Harvard News

Harvard grad will work behind the scenes to build bridges between museums and their communities

Harvard grad will work behind the scenes to build bridges between museums and their communities

May 19, 2019

This is one in a series of profiles showcasing some of Harvard’s stellar graduates. 

Brittany N. Ellis ’19 can remember “the moment when I began loving museums. I was in ninth grade, and my mom and I went to the Met [the Metropolitan Museum in New York]. I was in an ancient history class that focused on past societies through the lens of material remains, and I learned to appreciate objects as media for telling stories about people’s lives. I spent eight hours at the...

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Harvard grad searches for knowledge in what lemurs leave behind

May 18, 2019

This is one in a series of profiles showcasing some of Harvard’s stellar graduates. 

It was just poop, but it was something of a dream come true for Camille DeSisto.

The Harvard College senior loves travel and the environment, so spending two summers in Madagascar’s tropical forests studying invasive plant dispersal — the island nation’s lemurs eat the plant’s fruit and poop out the seeds — was exciting and, just a few years earlier, had...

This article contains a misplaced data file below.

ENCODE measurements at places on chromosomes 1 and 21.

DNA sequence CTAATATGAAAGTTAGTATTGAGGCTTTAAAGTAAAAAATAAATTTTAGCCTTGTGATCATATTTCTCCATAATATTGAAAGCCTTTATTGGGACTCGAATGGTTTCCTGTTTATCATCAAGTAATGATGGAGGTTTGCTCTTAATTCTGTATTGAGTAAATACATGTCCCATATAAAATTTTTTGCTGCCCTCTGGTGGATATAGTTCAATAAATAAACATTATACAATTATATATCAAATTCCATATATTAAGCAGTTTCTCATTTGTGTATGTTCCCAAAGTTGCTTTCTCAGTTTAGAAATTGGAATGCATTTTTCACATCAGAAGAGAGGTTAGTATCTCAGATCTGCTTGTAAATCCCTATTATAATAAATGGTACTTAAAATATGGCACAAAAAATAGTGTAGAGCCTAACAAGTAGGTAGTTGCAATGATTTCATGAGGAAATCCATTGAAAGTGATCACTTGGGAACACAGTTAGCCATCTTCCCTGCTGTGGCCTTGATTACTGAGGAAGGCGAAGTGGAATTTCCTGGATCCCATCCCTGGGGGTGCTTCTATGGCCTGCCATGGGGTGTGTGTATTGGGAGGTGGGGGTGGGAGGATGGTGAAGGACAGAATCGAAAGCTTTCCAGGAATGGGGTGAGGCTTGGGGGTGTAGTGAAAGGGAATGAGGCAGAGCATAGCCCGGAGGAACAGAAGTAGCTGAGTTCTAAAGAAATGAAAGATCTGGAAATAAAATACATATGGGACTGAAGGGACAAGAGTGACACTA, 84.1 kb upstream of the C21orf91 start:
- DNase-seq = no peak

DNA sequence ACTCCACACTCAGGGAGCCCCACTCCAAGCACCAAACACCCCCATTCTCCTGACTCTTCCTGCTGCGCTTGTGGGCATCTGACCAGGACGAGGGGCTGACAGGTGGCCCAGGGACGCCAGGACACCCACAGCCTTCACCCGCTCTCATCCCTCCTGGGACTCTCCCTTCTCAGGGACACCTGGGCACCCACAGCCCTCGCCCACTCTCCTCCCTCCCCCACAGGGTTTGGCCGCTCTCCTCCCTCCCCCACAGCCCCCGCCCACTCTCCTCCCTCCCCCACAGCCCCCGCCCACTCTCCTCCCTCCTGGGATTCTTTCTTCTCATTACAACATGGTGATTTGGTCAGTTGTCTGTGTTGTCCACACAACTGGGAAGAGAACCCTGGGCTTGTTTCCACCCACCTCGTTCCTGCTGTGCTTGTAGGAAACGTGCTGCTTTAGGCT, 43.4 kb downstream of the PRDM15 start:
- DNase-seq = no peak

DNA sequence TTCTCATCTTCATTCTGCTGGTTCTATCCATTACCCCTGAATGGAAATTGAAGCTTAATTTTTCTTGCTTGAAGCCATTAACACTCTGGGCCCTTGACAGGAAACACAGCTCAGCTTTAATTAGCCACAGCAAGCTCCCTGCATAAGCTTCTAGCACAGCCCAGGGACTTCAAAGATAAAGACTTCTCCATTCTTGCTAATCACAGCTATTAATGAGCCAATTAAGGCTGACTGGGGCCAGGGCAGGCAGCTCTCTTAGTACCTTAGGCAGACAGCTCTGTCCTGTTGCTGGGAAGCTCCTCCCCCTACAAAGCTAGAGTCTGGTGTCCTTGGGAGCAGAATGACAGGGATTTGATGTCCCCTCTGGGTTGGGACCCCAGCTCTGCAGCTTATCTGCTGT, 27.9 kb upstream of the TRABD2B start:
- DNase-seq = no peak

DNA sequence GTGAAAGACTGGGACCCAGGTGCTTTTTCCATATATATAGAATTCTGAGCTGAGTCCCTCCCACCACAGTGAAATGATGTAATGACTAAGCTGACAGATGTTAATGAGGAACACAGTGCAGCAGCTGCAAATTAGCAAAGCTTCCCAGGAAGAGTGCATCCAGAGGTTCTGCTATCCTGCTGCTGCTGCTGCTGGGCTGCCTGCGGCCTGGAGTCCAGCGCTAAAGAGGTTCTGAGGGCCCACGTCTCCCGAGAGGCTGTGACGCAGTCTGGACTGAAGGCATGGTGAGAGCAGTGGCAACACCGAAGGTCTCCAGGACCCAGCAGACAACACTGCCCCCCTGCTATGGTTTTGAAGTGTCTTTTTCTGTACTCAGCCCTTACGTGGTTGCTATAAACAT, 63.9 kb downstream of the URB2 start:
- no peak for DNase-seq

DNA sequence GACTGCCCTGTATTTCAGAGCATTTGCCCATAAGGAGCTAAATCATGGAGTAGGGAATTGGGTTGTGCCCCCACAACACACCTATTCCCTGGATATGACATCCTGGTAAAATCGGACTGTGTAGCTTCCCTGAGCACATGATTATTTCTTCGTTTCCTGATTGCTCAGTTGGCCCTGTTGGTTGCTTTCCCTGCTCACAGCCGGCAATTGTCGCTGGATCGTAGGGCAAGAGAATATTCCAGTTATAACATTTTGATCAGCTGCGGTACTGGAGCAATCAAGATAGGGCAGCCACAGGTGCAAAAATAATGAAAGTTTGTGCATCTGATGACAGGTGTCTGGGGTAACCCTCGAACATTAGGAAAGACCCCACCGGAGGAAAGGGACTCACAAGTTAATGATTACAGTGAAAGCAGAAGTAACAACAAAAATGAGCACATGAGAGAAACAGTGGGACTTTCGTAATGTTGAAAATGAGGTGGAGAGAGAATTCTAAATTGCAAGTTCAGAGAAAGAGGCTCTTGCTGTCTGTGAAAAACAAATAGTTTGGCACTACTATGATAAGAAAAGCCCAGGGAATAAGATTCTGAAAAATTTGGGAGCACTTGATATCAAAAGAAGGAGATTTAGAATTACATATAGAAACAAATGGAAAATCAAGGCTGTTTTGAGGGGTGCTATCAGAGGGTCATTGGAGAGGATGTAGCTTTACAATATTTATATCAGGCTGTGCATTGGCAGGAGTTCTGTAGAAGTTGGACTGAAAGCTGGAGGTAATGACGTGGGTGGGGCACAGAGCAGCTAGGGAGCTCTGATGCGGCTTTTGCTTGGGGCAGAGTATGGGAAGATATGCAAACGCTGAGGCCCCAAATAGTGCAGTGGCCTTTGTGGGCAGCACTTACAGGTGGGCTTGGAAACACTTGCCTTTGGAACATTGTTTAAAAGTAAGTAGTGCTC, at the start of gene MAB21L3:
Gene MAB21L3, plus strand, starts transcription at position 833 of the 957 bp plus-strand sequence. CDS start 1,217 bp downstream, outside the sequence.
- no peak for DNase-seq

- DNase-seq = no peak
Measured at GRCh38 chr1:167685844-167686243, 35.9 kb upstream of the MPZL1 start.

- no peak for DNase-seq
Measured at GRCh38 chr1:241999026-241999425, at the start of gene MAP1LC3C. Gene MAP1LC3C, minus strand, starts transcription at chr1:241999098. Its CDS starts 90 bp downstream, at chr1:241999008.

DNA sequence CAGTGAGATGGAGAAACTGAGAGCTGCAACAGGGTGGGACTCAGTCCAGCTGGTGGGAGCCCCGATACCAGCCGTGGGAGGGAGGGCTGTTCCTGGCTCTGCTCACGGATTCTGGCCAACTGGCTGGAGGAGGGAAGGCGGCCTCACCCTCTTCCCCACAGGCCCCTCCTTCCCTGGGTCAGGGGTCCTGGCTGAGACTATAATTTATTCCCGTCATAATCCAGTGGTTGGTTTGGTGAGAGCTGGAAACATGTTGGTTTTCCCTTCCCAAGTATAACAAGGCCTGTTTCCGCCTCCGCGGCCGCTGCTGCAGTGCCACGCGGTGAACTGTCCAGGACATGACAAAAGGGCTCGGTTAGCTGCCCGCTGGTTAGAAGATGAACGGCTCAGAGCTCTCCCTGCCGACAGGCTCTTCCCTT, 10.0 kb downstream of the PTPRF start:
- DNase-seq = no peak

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Harvard scientists uncover key allowing deadly viruses to replicate

May 17, 2019

Viruses are masterful invaders. They cannibalize host cells by injecting their genetic material, often making thousands of copies of themselves in a single cell to ensure their replication and survival.

Some RNA viruses — viruses whose RNA, not DNA, carries their genetic information — insert their genetic material into cells as a single piece, while others chop it up. The latter are aptly named segmented viruses.

Such segmented RNA viruses, including several that cause human diseases like influenza, have long been an enigma to researchers: How do they accomplish the precise copying...

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Harvard faculty behind FDA course discusses high Rx prices

May 17, 2019

The U.S. has the world’s highest per-person spending rate on prescription drugs — a fact that ranges from problematic to life-threatening for consumers of these drugs.

A new course launched this year on the HarvardX online platform, “The FDA and Prescription Drugs: Current Controversies in Context,” provides a free opportunity to learn and discuss how the Food and Drug Administration operates, how it regulates drug pricing, and what that looks like in an international context. Last...

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Boston Public School students discover nature at Arnold Arboretum

Boston Public School students discover nature at Arnold Arboretum

May 17, 2019